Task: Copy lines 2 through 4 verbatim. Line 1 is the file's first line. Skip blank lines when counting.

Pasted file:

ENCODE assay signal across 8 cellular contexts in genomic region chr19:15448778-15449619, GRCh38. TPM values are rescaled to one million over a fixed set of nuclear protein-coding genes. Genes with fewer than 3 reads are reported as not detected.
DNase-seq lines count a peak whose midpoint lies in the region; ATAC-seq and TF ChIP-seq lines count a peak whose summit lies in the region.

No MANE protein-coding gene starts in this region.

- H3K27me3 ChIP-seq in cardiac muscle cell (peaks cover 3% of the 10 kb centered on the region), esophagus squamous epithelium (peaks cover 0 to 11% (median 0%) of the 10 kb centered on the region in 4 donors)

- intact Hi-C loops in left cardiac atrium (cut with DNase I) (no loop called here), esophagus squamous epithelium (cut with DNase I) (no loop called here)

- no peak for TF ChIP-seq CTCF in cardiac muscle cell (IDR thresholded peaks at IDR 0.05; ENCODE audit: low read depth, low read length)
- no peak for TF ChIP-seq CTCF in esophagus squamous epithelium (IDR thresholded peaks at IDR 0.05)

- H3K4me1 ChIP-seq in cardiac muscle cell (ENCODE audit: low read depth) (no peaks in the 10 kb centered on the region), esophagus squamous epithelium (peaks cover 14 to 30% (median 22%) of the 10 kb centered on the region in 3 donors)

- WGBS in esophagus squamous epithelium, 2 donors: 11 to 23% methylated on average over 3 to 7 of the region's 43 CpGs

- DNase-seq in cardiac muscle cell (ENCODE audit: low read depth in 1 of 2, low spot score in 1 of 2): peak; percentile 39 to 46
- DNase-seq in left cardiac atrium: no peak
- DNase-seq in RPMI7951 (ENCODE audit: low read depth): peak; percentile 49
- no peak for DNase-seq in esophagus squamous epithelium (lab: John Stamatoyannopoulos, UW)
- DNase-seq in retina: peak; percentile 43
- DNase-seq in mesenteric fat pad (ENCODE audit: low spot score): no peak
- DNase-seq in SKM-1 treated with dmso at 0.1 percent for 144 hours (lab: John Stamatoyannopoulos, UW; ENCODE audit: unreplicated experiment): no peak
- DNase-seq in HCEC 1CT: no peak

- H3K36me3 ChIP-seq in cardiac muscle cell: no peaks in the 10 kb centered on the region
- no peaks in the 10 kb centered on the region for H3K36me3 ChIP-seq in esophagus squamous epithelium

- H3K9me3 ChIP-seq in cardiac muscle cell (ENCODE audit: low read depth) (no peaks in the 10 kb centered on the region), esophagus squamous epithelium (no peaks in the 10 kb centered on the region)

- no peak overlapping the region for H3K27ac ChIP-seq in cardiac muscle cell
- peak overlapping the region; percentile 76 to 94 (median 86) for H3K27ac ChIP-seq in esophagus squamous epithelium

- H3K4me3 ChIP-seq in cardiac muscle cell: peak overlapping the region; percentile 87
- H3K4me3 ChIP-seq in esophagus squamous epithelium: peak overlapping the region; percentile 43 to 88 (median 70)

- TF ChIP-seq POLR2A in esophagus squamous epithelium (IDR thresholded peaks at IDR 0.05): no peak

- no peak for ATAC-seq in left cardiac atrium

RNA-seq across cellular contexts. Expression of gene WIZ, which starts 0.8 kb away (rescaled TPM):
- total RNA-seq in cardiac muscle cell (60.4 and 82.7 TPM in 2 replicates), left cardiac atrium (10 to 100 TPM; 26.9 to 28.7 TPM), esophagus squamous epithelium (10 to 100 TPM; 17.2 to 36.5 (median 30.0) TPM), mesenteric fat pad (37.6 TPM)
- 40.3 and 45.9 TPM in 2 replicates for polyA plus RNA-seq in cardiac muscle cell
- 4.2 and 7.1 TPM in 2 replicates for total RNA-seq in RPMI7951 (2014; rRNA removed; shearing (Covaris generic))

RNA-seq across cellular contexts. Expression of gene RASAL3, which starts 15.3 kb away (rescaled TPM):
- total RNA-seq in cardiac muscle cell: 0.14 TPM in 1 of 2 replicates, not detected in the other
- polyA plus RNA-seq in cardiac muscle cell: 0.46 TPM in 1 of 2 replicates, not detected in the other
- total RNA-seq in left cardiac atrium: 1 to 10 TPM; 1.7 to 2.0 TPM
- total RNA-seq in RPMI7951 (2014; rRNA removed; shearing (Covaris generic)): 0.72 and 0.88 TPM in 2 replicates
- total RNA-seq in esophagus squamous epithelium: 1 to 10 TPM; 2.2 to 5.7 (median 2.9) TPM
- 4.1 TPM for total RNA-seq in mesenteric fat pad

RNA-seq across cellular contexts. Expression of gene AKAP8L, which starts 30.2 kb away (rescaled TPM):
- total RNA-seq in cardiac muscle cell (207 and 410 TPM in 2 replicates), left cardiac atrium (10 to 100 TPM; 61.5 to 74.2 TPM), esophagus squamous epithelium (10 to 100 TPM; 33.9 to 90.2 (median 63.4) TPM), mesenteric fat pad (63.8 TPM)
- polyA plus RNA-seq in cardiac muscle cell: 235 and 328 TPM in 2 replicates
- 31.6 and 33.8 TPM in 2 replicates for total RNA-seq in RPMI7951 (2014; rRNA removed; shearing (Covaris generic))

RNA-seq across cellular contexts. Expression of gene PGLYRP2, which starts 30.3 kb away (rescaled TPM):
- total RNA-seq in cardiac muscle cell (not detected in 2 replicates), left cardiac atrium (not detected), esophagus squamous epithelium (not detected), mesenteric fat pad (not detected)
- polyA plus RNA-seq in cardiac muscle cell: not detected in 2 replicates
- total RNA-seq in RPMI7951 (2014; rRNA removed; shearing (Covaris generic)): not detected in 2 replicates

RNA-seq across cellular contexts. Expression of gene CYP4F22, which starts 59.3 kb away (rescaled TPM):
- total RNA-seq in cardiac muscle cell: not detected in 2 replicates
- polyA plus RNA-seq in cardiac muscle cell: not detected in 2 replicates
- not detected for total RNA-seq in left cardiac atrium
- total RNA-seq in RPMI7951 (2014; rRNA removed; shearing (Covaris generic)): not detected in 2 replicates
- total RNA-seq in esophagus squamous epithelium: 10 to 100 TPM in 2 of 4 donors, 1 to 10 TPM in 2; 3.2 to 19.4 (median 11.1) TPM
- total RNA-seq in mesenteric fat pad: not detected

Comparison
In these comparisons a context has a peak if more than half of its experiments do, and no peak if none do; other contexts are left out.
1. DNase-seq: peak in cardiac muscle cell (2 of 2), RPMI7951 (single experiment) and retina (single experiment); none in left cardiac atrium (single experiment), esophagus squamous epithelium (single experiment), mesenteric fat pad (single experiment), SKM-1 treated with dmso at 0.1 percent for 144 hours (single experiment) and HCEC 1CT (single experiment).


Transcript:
DNase-seq lines count a peak whose midpoint lies in the region; ATAC-seq and TF ChIP-seq lines count a peak whose summit lies in the region.

No MANE protein-coding gene starts in this region.

- H3K27me3 ChIP-seq in cardiac muscle cell (peaks cover 3% of the 10 kb centered on the region), esophagus squamous epithelium (peaks cover 0 to 11% (median 0%) of the 10 kb centered on the region in 4 donors)